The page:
Dec. 6 (Bloomberg) -- The commission organizing Southern Sudan’s referendum on independence plans for the vote to take place on schedule next month and hasn’t sought a postponement, the deputy head of the body said.
Chan Reec Madut, the deputy chairman of the Southern Sudan Referendum Commission, was responding to reports that the head of the commission, Mohamed Ibrahim Khalil, planned to send a letter to President Umar al-Bashir and to the president of the semi-autonomous south, Salva Kiir, requesting a delay.
“We are still working toward a Jan. 9 start date for the referendum,” Madut said in an interview in Juba, the regional capital. “To the best of my knowledge, there was no letter sent by the commission asking for a delay.”
Southern Sudanese officials have rejected any delays in the referendum, which is the climax of a 2005 peace accord that ended a two-decade civil war between the nation’s Muslim north and the oil-producing south, where Christianity and traditional beliefs dominate.
“There has been no convincing reason given for a delay,” Southern Sudanese Minister of Information Barnaba Marial Benjamin said today by phone. “The official position here and in Khartoum is that the vote is still on time.”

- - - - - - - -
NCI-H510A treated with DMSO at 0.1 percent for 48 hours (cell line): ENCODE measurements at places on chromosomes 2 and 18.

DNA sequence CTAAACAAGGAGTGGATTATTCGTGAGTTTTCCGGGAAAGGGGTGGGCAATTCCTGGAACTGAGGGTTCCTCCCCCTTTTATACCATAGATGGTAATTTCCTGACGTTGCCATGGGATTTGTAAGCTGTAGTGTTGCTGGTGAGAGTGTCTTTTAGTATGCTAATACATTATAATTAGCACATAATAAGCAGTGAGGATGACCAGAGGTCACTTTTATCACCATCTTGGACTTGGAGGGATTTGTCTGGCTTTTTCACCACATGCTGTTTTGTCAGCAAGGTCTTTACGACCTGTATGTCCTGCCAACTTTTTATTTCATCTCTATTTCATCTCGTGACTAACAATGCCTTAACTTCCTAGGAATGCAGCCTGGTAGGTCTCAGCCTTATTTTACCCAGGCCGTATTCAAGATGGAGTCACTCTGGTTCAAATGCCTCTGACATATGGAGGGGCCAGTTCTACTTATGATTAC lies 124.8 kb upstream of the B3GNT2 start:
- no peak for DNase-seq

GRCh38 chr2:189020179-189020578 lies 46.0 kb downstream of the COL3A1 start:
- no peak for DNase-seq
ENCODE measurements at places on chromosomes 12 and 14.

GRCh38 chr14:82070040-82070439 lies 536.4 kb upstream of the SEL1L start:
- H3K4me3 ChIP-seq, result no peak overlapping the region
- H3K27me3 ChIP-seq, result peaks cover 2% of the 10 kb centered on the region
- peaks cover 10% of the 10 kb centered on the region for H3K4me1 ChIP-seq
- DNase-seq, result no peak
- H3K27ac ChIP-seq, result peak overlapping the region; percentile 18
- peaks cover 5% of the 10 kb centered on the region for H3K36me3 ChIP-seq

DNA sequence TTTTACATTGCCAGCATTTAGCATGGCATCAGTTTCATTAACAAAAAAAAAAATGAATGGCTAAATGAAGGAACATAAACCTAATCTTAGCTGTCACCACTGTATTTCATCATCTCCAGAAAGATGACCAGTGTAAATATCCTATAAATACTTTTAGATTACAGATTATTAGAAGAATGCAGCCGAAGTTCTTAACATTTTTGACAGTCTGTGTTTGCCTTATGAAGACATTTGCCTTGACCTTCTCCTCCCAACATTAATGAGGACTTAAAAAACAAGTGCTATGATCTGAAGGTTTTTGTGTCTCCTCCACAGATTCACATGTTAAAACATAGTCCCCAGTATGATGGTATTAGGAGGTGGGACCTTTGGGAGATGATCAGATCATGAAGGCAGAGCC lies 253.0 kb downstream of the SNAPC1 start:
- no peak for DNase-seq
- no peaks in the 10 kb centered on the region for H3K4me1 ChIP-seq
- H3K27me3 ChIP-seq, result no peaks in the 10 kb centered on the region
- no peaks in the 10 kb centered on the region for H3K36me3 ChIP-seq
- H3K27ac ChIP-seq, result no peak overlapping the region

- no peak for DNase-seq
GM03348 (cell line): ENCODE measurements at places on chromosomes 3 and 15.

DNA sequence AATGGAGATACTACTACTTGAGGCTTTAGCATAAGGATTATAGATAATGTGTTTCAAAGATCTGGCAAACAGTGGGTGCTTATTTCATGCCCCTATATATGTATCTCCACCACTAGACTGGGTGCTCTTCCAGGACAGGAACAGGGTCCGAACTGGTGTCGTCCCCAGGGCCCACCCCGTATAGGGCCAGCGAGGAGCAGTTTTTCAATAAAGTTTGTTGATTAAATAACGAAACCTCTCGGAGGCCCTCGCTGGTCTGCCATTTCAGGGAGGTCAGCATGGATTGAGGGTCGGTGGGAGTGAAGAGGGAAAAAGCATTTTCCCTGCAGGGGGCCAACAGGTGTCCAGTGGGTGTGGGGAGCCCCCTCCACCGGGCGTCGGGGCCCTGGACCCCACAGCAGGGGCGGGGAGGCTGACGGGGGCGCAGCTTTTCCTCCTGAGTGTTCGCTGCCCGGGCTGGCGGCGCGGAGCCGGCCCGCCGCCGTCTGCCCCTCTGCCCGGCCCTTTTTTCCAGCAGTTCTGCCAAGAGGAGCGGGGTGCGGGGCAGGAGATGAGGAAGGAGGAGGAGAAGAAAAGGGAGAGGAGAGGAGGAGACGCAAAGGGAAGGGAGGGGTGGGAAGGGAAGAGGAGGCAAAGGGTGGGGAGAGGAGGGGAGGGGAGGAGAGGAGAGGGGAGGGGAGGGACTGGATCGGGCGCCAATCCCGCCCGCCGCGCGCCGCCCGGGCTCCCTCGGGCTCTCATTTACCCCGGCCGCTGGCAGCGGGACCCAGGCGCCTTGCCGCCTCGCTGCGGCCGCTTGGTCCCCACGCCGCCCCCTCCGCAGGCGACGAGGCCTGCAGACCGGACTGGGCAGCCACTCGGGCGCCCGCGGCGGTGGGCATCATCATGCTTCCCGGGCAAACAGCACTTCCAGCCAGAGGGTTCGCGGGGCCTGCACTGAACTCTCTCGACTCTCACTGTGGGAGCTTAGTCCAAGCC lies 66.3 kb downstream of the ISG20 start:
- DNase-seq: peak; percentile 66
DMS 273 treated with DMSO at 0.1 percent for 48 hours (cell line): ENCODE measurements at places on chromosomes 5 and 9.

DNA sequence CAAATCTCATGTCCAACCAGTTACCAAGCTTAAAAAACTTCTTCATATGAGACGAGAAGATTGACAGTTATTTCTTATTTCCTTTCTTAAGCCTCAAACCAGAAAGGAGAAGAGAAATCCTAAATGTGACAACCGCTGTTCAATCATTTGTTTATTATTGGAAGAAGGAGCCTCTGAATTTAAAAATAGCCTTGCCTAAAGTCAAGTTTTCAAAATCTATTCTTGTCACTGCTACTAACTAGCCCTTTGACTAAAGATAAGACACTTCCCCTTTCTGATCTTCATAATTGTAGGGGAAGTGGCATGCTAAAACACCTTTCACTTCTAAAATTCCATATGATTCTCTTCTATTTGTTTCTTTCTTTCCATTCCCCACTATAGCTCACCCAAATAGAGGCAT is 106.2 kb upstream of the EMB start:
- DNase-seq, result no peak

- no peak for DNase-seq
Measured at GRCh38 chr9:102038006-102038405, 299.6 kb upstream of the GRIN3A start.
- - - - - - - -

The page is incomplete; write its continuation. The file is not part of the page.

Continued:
Southern Sudan accounts for as much as 80 percent of Sudan’s 490,000 barrels of daily oil production. Sudan is sub-Saharan Africa’s third-largest producer, according to the BP Statistical Review of World Energy.
Also scheduled for Jan. 9 is a vote on whether the disputed border region of Abyei will join the north or south. The Sudan People’s Liberation Movement, which governs the south, and al-Bashir’s National Congress Party in Khartoum have failed to agree over who has the right to vote on Abyei.
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